• Oct 31, 201010:39 am
    by Patrick Hayes


    “he should be the guy who takes over at the end of these games”
    Agree 100 percent. The one thing I didn’t like about Stuckey’s game was he deferred too much down the stretch, letting Prince, Hamilton and Villanueva take poor shots. The weakest defender in the Bulls’ crunch time lineup (Rose, Bogans, Deng, Gibson, Noah) was Rose. The Pistons should’ve went to Stuckey more in isos. The plays they were trying to run for Prince and Hamilton just weren’t working because Bogans and Deng are dogs defensively. Stuckey’s few fourth quarter shots came basically as an afterthought at the end of possessions.
    Other than Gordon on the second unit, Stuckey might be the Pistons best offensive option. And unlike Gordon, Stuckey’s been able to attack and be aggressive without turning the ball over a ton.

  • Oct 31, 201010:42 am
    by Patrick Hayes


    “The Bulls were down by 21 and you watched Derrick Rose start scoring, he didn’t give up.”
    Why they didn’t just give Rose jumpers from 15 feet and out all night, I will never know. I know he hit a few threes in the third quarter, but his jumper is still shaky at best, and the Bulls really didn’t start doing damage until Rose started steamrolling into the lane on every play. All of the perimeter defenders were crowding up on him and consistently getting beat off the dribble. Before they got aggressive with him on defense, Rose just seemed content to launch jumper after jumper.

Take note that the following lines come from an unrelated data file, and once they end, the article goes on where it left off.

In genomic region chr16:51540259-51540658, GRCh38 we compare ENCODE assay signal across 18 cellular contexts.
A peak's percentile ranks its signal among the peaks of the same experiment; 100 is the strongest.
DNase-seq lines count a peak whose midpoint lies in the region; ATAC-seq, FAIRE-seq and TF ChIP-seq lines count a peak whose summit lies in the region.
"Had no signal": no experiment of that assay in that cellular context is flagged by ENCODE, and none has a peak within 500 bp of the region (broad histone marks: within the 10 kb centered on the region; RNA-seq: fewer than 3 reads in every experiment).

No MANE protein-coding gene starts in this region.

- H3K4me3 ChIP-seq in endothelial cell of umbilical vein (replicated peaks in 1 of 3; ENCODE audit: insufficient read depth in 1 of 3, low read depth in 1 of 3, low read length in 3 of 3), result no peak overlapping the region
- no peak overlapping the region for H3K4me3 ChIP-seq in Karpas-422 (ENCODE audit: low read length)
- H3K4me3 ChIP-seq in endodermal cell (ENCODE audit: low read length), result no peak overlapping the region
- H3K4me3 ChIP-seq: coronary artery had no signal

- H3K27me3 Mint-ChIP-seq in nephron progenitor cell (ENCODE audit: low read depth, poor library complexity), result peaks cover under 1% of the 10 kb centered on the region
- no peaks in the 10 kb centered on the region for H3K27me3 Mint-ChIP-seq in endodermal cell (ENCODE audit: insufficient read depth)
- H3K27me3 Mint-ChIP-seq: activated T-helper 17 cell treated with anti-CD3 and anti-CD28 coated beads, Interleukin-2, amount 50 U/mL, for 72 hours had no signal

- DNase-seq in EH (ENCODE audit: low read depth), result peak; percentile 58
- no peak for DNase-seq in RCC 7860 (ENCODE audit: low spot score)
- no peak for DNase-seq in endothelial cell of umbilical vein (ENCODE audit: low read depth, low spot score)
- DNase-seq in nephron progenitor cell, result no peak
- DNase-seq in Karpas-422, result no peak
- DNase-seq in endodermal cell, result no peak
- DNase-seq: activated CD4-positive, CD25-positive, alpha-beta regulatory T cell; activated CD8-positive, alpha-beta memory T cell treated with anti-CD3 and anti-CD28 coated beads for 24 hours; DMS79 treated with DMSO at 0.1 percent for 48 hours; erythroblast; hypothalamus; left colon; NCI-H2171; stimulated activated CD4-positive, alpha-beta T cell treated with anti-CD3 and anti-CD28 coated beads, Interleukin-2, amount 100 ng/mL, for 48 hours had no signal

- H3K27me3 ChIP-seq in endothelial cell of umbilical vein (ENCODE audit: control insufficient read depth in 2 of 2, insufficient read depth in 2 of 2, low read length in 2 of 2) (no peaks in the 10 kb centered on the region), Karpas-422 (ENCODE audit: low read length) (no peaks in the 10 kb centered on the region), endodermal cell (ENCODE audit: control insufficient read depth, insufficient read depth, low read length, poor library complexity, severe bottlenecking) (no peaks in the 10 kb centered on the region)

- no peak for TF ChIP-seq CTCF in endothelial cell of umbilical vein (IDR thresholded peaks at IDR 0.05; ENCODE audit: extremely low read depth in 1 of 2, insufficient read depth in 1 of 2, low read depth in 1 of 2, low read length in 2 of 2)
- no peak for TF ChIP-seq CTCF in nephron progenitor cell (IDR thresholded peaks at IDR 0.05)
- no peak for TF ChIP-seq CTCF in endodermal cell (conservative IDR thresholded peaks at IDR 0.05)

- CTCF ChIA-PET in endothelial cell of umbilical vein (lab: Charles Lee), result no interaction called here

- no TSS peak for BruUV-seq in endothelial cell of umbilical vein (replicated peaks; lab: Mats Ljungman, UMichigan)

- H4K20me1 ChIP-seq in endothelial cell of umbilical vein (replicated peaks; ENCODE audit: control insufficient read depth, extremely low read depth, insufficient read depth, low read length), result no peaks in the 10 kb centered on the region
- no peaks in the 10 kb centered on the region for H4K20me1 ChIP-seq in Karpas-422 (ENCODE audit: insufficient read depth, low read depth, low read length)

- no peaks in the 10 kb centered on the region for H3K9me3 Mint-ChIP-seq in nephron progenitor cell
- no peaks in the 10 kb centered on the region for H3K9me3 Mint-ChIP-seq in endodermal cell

• Oct 31, 201011:13 am
    by xerowattbulb


    hooray! Stuckey is becoming one of the Pistons’ best players just in time for the team to NOT sign him to an extension.  Sure he’s a restricted free agent, but if he plays like this all season, the Pistons will have missed the chance to save some money.  I also love how the Pistons drafted a center that they thought was one of the top three big men in the draft (Joe Dumars’ words, not mine) and then on this 0-3 team he has only gotten seven minutes.  Players get better playing.  This isn’t quarterback in the NFL, where two or three years on the bench can be good.  Get the players you are going to build through on the court.

  • Oct 31, 201011:56 am
    by Patrick Hayes


    Some issues with your statements: